Photographs of Bladensburg, MSA SC 4885-1-67 through 112The tax book lists the residents of the town and their taxables. These lists are rather detailed, including entries with dollar amounts for houses, land, furniture, various livestock, and the different types of carriages then in use, including "1 old hearse." It is only in the 1888 assessment that the streets on which the assessed houses are located are listed; before then, "house and lot," or "shop" are simply listed next to the owners name. However, some of the most interesting entries are the ones for the dog tax, which not only list the owners names and how many dogs and bitches they own, but also the names of the dogs. The good citizens of Bladensburg had some interesting names for their pets: in addition to the usual Jack, Rover, Fido, Spot, Prince, and Flora, one could also find Nero, Carlo, Greeley, Mitchell, Snider, and Andrew Johnson guarding the homes of Bladensburg.
The Cristofane collection also includes 45 images of the Bladensburg, in various formats. There are photographs of buildings such as the Bladensburg Academy, two of the mills, and several houses in the town, dating from the turn of the century through the seventies. In addition, there are a series of Christmas cards, showcasing drawings of some of the houses in Bladensburg.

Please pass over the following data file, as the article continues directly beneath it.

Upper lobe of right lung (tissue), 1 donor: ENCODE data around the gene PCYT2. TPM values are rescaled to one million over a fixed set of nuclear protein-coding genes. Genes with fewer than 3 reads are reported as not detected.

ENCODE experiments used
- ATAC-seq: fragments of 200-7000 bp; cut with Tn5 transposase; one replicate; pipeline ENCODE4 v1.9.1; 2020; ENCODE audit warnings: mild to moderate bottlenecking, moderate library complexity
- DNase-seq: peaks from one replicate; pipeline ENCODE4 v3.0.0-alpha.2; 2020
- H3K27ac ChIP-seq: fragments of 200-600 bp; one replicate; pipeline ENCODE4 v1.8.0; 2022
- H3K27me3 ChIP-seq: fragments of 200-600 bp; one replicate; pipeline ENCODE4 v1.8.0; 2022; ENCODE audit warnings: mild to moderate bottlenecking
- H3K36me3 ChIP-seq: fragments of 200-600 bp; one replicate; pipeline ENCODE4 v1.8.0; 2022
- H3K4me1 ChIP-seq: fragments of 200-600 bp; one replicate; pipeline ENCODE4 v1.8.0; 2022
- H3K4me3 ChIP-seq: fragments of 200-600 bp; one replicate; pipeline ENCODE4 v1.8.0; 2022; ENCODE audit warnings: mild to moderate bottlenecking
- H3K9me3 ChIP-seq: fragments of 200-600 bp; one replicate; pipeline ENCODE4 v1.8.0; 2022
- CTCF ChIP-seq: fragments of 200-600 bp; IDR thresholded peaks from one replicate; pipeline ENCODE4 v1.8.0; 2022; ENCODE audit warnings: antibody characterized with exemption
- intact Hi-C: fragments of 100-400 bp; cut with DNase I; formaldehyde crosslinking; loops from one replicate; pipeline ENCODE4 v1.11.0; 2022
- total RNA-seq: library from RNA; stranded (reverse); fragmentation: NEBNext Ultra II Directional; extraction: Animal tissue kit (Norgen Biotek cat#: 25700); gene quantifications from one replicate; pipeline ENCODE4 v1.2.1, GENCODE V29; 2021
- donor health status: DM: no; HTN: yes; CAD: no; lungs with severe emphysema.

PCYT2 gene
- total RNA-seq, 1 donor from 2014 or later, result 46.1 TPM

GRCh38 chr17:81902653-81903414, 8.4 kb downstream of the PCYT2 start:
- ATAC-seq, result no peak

The Papers of John Brice
The majority of the items in the collection
are papers belonging to John Brice (1703-1766) -- more particularly,
they are papers related to the probate of several estates he administered,
The Estate of Sarah Howard Worthington Brice, MSA SC 4885-1-28/31, 35/38, 40/41, 43/47, 51/57, 61, 63/65The Estate of Vachel Denton and Ann Denton, MSA SC 4885-1-42, 48John Brice was the son of Sarah Howard and her second husband, Captain John Brice. In Sarah's will, probated after her death in 1726, her two sons Thomas Worthington and John Brice were named executors. The papers from John's part of the administration of the estate date between 1726 and 1749, and include the accounts for the settlement of the estate, as well as receipts for money distributed to her grandchildren by John.The Estate of Anne Ridgley, MSA SC 4885-1-39, 49Ann Brice Denton was the daughter of Sarah Brice and sister of John Brice. She was named executrix of her husband Vachel's estate after he died intestate in 1753, and after her own death in 1765 John was named executor of her estate. He also took over the unfinished business for Vachel's estate as well as Ann's.Probate Records Related to Other EstatesAnne Ridgley was the niece of John Brice, and granddaughter of Sarah Brice. She died sometime before August of 1745, and John was her executor. There are only two papers related to her estate, but one of them is the account of Dr. Alexander Hamilton (of Tuesday Club fame), listing the medicines he used in treating her last illness.Miscellaneous PapersOther estates that John Brice was involved in administering included those of his father-in-law, James Frisby [MSA SC 4885-1-50], about which he had a letter from T. Bordley; and James Harris, whose will [MSA SC 4885-1-59] is included in the collection. Harris was a witness to Ann Denton's Will and a nephew of John Brice's wife, Sarah Frisby Brice. He died around 1765, leaving most of his estate to John Brice.The other eighteenth century Brice papers include a letter about the education of John Brice's son Jackey, a letter from John Brice's brother-in-law Nicholas Ridgley asking for John to obtain cloth for a boy's clothes, a bill from a shop in England, and a deed from John Brice to John Brice, Jr. for land in Cecil County.